Lionsgate sees income rising each quarter this fiscal year as more coin from “The Hunger Games” flows in and marketing expenditures ease up.
Two-thirds of profits from the blockbuster pic are still to come, with a home entertainment launch next week that will be the biggest in the studio’s history plus a major licensing and merchandising push for what CEO Jon Feltheimer called a “transformative franchise.”
“We anticipate significant and growing profitability beginning with the second quarter, although, as usual, the year will be backloaded,” Feltheimer said Friday on a conference call to discuss the mini-major’s fiscal first quarter earnings, which were released Thursday.
Revenue surged in its fiscal first quarter ended in June, but the company reported a loss of $44 million on $98 million in marketing costs for five releases vs. only one the year earlier.
Despite the boffo B.O. for “Hunger Games,” which raked in more than $684 million worldwide since its March release, Lionsgate took a modest loss for the quarter because of marketing bills as well as unspecified costs associated with its acquisition of Summit Entertainment and early retirement of some of Summit’s term loan debt.
“This quarter was a atypical relative to what you can expect for the rest of the year due to marketing costs,” Feltheimer said. He reassured Wall Street that Lionsgate hasn’t raised the spending bar. “If you do five releases and average $100 million, that’s about $20 million minus that $18 million pre-expense. So I think that on a per-picture basis, we are definitely keeping our foot on the brakes in terms of costs.”
“The Hunger Games: Catching Fire” starts shooting next month for a Nov. 22, 2013, release, followed by “Mockingjay” sequels in 2014 and 2015. “Twilight: Breaking Dawn 2” also hits this November, “giving us significant forward visibility for our film business,” Feltheimer said.
He predicted a strong opening next Friday for “The Expendables 2” and touted “Ender’s Game” and “Red 2,” both Summit franchises. “Ender’s” is based on a series of 11 books. “There’s a lot of books. We’re excited about the franchise. It’s a very different kind of a franchise than ‘Hunger Games’ and, obviously, we just have to wait and see where we stand with the first movie,” he said.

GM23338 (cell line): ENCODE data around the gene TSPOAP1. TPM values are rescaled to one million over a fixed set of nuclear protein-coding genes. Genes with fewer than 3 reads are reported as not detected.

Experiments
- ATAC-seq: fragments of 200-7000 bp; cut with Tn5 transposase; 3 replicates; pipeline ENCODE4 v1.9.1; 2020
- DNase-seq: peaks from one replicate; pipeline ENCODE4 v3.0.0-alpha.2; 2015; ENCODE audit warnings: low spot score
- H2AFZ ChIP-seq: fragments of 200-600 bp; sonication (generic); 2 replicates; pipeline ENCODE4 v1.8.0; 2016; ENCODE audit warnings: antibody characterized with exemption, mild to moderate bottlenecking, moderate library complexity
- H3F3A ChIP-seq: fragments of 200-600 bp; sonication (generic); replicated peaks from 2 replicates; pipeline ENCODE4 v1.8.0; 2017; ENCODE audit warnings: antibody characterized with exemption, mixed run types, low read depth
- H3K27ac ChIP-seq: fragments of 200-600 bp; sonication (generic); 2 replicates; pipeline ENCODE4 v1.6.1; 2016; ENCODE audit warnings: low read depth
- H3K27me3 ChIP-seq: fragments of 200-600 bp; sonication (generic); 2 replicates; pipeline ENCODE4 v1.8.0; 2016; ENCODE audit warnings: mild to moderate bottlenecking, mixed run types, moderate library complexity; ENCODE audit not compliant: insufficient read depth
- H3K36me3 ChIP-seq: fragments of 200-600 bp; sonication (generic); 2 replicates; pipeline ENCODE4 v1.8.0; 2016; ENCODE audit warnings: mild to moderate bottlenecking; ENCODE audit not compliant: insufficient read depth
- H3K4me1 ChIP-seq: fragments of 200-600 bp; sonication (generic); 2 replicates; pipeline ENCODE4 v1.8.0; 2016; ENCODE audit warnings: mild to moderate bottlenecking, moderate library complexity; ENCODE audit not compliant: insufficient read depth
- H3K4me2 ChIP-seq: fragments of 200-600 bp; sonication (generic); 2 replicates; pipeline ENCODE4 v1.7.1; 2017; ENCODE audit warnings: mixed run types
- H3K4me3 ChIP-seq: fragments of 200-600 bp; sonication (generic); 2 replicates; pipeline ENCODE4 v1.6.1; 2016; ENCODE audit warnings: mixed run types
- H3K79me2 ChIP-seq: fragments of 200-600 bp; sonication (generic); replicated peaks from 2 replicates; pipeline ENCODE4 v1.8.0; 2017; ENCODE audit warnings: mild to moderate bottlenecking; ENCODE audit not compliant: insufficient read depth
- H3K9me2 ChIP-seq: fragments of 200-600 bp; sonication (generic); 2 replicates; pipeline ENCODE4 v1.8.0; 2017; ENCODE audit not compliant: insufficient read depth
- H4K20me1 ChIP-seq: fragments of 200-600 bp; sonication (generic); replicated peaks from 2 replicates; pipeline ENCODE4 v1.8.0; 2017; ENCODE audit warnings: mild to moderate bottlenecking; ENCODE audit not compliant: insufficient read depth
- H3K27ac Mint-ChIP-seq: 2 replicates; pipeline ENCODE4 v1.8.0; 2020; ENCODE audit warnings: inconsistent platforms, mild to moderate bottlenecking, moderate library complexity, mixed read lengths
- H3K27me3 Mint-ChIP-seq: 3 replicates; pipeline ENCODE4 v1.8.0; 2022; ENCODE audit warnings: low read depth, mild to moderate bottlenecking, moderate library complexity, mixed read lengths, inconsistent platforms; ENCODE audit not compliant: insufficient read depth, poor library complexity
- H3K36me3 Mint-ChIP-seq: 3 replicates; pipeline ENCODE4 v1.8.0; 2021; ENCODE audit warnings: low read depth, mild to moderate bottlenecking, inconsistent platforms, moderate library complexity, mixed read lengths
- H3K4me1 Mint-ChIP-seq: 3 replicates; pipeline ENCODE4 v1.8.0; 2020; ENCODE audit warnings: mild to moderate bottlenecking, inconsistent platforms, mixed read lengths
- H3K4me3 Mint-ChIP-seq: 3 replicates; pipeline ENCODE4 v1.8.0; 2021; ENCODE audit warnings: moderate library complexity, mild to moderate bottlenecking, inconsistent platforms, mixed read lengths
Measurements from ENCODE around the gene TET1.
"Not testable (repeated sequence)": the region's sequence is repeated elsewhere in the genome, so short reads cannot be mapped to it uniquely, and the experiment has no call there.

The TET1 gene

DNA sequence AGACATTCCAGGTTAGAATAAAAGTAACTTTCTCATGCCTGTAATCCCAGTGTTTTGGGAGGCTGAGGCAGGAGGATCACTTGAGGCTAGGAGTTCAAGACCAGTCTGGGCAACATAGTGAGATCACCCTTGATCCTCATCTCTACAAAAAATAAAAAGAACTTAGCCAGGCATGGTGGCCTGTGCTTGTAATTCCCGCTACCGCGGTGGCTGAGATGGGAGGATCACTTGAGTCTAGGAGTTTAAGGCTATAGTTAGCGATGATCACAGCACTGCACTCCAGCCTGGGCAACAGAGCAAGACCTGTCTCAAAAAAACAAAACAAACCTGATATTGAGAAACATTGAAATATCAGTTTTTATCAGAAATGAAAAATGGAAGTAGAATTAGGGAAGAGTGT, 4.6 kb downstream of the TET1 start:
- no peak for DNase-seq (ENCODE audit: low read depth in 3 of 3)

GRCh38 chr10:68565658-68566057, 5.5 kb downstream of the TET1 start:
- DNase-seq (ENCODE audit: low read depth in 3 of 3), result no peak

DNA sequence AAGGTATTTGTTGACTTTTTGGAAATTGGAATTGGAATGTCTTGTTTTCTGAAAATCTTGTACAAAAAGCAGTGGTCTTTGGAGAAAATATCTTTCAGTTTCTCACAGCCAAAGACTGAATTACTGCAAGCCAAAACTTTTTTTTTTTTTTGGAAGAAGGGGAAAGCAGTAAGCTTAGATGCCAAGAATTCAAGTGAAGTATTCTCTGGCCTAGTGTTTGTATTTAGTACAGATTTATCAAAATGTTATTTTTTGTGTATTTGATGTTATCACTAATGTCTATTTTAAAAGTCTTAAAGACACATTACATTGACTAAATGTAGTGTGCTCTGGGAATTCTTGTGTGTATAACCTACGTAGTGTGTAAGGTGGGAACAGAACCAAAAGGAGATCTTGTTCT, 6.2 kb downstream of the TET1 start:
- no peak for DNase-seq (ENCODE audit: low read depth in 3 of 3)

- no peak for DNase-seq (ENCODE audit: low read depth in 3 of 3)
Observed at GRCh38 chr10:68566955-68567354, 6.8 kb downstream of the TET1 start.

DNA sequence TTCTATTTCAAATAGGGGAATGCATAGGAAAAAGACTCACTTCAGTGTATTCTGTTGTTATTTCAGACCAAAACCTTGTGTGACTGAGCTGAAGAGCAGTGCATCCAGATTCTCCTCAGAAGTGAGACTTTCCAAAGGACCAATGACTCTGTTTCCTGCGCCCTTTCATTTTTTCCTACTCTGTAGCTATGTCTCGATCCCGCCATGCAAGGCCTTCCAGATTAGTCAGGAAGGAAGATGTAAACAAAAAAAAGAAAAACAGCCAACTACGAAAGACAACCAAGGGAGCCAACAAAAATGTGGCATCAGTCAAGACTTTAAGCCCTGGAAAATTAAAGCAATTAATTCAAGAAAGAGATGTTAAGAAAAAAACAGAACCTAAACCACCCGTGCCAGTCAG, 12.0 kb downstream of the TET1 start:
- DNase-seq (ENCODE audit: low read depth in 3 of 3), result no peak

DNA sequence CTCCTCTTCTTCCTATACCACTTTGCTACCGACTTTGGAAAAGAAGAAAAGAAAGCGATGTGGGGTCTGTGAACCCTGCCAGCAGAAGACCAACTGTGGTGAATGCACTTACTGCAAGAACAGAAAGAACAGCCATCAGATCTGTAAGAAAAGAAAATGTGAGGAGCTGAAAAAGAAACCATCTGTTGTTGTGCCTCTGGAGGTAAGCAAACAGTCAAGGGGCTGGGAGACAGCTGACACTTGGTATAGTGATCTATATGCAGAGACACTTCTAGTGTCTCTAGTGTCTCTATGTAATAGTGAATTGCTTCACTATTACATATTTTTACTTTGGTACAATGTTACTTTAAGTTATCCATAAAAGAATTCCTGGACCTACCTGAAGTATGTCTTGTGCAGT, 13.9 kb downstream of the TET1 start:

Lionsgate just completed new output deals with Nordisk in Scandinavia, Village Roadshow in Australia and IDC in Latin America and will announce additional pacts in Germany, Spain, Russia, Korea and Poland in the “very near future. When we finish executing our plan, we’ll be covering, on average, more than 50% of our film budgets even before receiving the benefits of our tax credits,” Feltheimer said.
On the TV side, FX has expressed confidence in Charlie Sheen comedy “Anger Management,” which should lead a 90-episode pickup, per the terms of its innovative deal with Lionsgate’s Debmar-Mercury syndie unit. That would “Anger Management” another signature Lionsgate brand, execs said.
Kevin Beggs, Lionsgate’s prexy of television programming and production, said the plan is to furnish FX with “somewhere in the neighborhood of 40 episodes a year. How they then program them out will be completely up to them. But our writers are working in anticipation that it goes forward and we start shooting in September to be able to furnish new episodes in a large, large block for them as early as January.”
In other series activity at Lionsgate, music-themed drama “Nashville” debuts in October on ABC and has so far been warmly received by critics. Dramedy “Orange Is the New Black” begins production next month to premiere on Netflix next spring. The next wave of TV projects includes a musical drama from “American Idol” creator Simon Fuller, an adaptation based on Dennis Lehane’s “Gone Baby Gone” and a Debmar-Mercury sitcom deal with George Lopez.